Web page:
FPGA programming and JTAG

FPGA firmware can be stored in external flash (so that the board boots automatically) or in RAM (which requires loading each time).
As of today the supported upload method is via USB through SAM D21 which allows to burn the program in flash so that it can be read back from the FPGA at boot.

We are have a partially working USB blaster compatibility on SAM D21 so in the future you should be able to see SAM D21 USB port as a jtag interface compatible with quartus and this will allow you to use programmer, signaltap, nios ide etc.

Finally the board has a provision for a JTAG connector (which is not mounted). Pinout is compatible with USB blaster but pitch is not so you’ll have to adapt the wiring, eventually by using the 10 pin to flying terminals cabling supplied with Atmel-ICE.

The only downside of using direct jtag connection is that it will interfere with SAM as it also is using JTAG to communicate with FPGA, so it should be used only with SAM in boot mode or in a state where it does not use JTAG.

some final remarks on flash images: we currently have dual boot and flash is 2 Megabytes so the first 512K host the boot image that produces the arduino logo on HDMI and is able to program or launch the second image, located in the second 512K page, which is the one that can be updated by simply including its header in the arduino code.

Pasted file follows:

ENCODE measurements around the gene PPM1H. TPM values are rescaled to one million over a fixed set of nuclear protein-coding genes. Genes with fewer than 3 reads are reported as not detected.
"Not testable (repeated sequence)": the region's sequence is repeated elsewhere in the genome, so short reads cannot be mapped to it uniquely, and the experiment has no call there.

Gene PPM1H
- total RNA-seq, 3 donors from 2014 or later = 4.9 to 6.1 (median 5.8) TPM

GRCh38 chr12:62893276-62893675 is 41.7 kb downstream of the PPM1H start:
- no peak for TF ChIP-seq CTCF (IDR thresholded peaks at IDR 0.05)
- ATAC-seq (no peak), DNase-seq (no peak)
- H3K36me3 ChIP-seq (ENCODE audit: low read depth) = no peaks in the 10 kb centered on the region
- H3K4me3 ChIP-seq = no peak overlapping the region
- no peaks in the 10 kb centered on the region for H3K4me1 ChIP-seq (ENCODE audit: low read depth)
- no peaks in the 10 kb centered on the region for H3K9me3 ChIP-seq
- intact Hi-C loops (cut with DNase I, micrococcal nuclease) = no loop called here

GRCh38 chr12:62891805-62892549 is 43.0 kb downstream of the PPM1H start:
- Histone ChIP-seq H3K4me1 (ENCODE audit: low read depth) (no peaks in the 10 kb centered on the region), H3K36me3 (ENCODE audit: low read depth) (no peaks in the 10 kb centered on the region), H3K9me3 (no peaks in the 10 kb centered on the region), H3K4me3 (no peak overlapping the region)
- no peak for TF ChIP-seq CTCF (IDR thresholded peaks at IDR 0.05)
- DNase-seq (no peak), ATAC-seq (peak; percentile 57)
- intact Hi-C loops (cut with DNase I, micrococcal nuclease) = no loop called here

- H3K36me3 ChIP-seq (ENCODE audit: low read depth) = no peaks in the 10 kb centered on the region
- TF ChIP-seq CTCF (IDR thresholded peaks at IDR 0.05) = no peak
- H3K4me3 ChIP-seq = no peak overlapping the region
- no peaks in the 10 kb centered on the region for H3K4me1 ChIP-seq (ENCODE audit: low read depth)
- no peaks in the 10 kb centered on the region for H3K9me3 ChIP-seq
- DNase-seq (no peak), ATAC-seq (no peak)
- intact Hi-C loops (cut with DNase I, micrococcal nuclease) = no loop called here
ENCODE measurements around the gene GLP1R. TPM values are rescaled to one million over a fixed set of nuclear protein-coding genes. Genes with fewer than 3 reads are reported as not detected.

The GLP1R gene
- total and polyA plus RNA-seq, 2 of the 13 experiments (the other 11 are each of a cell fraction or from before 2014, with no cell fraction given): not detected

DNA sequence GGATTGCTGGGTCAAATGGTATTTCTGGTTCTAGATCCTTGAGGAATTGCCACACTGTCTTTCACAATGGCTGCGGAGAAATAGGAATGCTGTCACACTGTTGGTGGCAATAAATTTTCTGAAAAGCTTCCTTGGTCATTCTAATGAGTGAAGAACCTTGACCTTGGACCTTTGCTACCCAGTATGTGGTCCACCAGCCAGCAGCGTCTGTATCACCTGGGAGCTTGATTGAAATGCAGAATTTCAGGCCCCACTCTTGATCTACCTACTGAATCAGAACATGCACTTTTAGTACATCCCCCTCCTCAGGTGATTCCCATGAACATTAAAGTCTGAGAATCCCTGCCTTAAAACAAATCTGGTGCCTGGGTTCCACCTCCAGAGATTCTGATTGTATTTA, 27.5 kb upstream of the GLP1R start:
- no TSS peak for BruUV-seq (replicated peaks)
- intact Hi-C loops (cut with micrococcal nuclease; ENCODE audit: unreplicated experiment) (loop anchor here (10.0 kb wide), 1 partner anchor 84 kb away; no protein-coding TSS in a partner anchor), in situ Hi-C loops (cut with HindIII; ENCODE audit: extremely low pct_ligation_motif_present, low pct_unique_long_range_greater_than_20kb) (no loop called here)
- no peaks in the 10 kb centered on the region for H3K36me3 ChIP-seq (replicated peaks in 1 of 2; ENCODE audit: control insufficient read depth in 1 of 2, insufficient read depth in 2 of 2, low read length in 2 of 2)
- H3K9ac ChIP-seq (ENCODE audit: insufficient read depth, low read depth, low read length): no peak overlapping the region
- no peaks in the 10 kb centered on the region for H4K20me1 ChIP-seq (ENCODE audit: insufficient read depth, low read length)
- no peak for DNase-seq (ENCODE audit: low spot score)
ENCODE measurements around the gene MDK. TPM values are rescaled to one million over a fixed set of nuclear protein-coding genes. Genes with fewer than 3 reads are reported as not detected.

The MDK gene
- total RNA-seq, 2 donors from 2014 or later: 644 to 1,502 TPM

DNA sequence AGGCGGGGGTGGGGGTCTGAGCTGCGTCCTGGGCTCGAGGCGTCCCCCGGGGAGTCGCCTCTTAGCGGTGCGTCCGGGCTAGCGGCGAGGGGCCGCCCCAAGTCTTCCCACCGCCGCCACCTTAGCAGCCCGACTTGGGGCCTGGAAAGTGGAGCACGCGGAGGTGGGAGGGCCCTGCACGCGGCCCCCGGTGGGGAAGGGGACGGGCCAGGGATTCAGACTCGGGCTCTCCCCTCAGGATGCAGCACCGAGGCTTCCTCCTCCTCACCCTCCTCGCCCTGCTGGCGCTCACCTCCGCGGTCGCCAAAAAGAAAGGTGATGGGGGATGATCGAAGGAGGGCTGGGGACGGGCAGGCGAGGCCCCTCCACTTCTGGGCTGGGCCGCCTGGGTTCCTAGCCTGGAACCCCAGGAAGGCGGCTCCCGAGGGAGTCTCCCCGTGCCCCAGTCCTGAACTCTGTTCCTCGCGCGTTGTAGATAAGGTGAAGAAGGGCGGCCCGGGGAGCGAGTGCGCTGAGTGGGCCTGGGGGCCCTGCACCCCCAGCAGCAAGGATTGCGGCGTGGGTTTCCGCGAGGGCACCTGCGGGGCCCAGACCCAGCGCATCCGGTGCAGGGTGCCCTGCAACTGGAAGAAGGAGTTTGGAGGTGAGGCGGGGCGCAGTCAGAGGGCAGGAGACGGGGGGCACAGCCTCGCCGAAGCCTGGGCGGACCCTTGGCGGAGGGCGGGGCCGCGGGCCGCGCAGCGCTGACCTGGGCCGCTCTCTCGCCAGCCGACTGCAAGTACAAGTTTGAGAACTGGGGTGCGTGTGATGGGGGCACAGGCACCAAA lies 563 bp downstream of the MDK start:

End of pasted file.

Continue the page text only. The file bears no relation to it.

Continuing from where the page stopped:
this means that there is 1MB in flash free for your usage...


Few items I need clarification on:

  • Am I correctly interpreting the schematic when I conclude the Cyclone 10 is configured for single device Active Serial (AS) configuration?
  • Can you elaborate on the software/hardware configuration required to burn the FPGA image to external flash via USB?

Backstory: Ordered a board just yesterday - I have a pre-existing application (custom parallel RGB video, proto'd on MAX10 and Cyclone 10) that I'd like to move to this platform, leveraging the D21 for more rapid sensor integration and it's onboard ADC's.

Hi Dario, When reading the config from flash how long does that take?

Yes, device is configured for active serial. The officially supported flow is that you include a library in the Arduino ide and that will link a ttf file at the end of the Sam application, along with an header carrying destination location and checksum. If you want to burn your image then you need to create your own header file including your ttf and go through a script that creates the header. I'll try to post instructions on this shortly.